Yale Divinity School was not created to serve liberal religion. It was created to train ministers of God in a learned faith—a learned, old-fashioned, biblical faith. When I was a student there, I thought that was the strongest part of the school, learned from teachers such as Margaret Farley, Paul Holmer, and Brevard Childs. The revival of YDS does not depend on a revival of liberalism, but on a revival of religion.
Your welcome article on the resurgence of the Yale Divinity School brand of Christianity misses the larger horizons of ecclesiastical sea change and climatic shift. What is over is not the mainline church, as the article correctly notes. What is over is measuring the North American church in its oscillations between liberalism and
Fifty years ago, through the likes of Dr. Martin Luther King Jr. and Reinhold Niebuhr, the liberal church became ascendant and imagined we were running the American empire. That illusion ended as we realized that the empire was not so much taking on the soul of the church as we were taking on the soul of the empire. Since then religious conservatives left the sawdust trail of revivalism and went mainstream through parachurch groups (Moral Majority and Focus on the Family). Their illusory grip on running the American empire perhaps ended on election day, just some weeks ago. Why? For the same reason. More than making America a “Christian nation,” they took on a secular soul and became an imperial and militaristic church.
The point is, if all the church can do is warm over the left side of this versus the right side of that, if our theological imaginations have grown so impoverished and our vision is so bankrupt, we will go the way of the church in Europe—fading museum pieces amid the bored affluence of a self-absorbed consumer society.
God has not ordained the church for this. Might we instead discuss deeper measures of the church’s faithfulness than such ideological convulsions inimical to the church’s transcendent witness, please?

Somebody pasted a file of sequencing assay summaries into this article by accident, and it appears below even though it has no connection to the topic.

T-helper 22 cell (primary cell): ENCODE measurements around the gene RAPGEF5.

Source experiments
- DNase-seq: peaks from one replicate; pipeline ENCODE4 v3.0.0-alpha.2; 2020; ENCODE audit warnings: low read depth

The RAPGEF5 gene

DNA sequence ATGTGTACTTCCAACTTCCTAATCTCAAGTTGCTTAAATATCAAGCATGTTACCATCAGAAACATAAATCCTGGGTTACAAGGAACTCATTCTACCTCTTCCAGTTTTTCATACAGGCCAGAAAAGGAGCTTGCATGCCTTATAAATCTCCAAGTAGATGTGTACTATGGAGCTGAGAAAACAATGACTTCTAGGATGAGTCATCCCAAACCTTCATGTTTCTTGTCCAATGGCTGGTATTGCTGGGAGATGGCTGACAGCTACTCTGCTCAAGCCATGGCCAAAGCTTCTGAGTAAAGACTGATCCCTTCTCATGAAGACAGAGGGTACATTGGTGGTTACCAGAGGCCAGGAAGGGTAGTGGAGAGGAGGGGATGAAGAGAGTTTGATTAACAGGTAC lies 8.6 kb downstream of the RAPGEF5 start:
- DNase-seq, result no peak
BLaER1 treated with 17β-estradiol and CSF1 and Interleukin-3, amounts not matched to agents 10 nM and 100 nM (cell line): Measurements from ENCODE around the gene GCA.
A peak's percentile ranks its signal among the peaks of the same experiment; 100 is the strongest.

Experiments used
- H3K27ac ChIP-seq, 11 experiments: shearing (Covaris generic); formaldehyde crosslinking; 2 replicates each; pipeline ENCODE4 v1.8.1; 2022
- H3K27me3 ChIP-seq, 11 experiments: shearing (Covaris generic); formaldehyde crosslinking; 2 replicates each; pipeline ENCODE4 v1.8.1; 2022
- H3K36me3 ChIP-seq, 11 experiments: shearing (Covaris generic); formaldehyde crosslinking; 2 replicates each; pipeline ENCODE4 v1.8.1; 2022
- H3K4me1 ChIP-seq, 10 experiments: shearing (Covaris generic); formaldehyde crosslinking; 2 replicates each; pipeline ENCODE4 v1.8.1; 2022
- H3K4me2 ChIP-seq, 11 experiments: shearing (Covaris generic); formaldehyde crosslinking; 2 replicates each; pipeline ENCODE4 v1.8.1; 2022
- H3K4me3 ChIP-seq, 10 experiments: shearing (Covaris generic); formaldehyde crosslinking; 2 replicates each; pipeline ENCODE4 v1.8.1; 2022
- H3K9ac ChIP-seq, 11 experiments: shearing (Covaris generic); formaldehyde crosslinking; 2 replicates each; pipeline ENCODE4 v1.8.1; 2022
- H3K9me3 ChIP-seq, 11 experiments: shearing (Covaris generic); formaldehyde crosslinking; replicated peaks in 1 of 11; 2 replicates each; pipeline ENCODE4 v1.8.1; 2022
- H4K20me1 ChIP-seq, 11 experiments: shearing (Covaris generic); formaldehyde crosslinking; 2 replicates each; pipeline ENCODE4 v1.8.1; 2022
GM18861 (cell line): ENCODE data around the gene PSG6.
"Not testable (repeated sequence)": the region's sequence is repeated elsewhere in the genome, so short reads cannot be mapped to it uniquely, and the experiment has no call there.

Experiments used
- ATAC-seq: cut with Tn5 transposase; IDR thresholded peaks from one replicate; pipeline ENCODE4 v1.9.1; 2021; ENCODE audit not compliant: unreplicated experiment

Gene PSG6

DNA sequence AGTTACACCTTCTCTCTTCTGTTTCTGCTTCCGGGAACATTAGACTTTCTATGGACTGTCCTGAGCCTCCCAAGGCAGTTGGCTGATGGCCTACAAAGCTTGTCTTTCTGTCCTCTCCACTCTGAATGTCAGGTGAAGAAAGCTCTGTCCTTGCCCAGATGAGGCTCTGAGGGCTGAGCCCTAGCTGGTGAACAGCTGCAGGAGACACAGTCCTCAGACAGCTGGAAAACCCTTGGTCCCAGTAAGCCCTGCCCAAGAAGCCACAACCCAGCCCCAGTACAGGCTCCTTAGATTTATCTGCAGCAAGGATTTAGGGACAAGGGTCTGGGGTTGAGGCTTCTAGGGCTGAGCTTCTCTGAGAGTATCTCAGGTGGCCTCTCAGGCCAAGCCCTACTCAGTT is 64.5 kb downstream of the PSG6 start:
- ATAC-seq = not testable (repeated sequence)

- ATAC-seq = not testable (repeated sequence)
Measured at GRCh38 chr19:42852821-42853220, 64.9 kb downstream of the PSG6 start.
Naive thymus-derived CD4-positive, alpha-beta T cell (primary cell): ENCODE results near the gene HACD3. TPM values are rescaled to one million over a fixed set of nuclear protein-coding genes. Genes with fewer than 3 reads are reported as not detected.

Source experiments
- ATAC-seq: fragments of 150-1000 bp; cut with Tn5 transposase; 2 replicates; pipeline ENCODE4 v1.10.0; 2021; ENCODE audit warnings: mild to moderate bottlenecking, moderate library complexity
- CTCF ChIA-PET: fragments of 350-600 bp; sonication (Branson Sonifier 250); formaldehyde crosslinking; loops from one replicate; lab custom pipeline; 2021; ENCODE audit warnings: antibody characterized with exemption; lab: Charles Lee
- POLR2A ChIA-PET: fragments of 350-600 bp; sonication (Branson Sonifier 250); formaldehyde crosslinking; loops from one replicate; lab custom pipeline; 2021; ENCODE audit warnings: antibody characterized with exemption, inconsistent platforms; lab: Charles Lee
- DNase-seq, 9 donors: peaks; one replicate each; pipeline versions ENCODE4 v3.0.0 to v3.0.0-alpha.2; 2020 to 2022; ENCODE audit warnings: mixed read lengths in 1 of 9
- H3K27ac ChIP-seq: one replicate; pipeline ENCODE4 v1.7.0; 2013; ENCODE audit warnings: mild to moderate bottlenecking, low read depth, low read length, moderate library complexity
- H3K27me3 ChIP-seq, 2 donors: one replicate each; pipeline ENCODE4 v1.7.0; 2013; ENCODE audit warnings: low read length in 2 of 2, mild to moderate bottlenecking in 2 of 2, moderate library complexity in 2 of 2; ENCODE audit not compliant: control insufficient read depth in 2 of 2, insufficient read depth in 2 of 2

While I appreciate the interesting article about the Divinity School (“The New Evangelists,” November/December), I question the value of quoting Phil Donahue, set in italics yet: “What the f … would it take?” I always take the Yale Alumni Magazine seriously and enjoy its informative articles. But why on earth should I have to read this word in my alumni magazine? What purpose did it serve other than to shock, and particularly in a story about the Divinity School? You could have used the same literary device I have used, avoided printing the word, and obtained the same effect.
I commend Yale for its foresight in planning for the emergency evacuation of Yale students from danger zones, foresight that paid off last July (“How to Get Out of Beirut in a Hurry," November/December).
During the June 1967 Six-Day War, I was one of several members of the Yale class of 1966 who likewise evacuated Beirut. At that time, the U.S. embassy was in Ras Beirut, on the Corniche, adjacent to the campus of American University. When war broke out, the embassy opened a reception point on the AUB lower campus to welcome U.S. citizens and dependents who drove from as far as Amman and Damascus to join the evacuation.
Some of us volunteered for several sleepless days and nights to assist at the evacuation center. Although Beirut was not bombed in 1967, angry demonstrators hurled rocks and ink at the embassy and nearby American and British properties, and shots were heard—whether fired by demonstrators or Lebanese police dispersing them, I never knew. Beirut International Airport was closed to commercial traffic when the war started, but embassy staff escorted evacuees by bus from AUB to the airport where chartered aircraft flew them to various destinations.
Any evacuation involves improvisation and a great deal of uncertainty. Rumors abound. One of the greatest challenges for organizers is to convey reliable and timely information to evacuees, who otherwise live from moment to moment not knowing what will happen next. Your article correctly reflects these circumstances.
For me, the greatest shock back then was not finding myself in the middle of a war, but finding myself, one week later, in the midst of uninterested Americans. My year in Beirut and the region, which culminated in the evacuation, convinced me that the United States was on a dangerously misguided course in the Middle East. I returned to an America that was not at all interested in reflecting on these dangers.
I hope the magazine will consider publishing a sequel: accounts by last July’s evacuees of how they discussed their Beirut experience with friends, classmates, and others following their evacuation.
Thanks for the music
I’ve taken to reading your magazine more carefully, and this issue, I was glad I did. In the School Notes section (November/December) was an item indicating that my old teacher and friend, Willie Ruff, had been honored by having a professorship in jazz studies named after him.
When I was an undergraduate in 1971, I took Professor Ruff’s course on African American music. It was one of the most memorable experiences of a quite memorable college career. Willie's enthusiasm, dedication to the music, and encyclopedic knowledge of both jazz and jazz players made this course a total delight.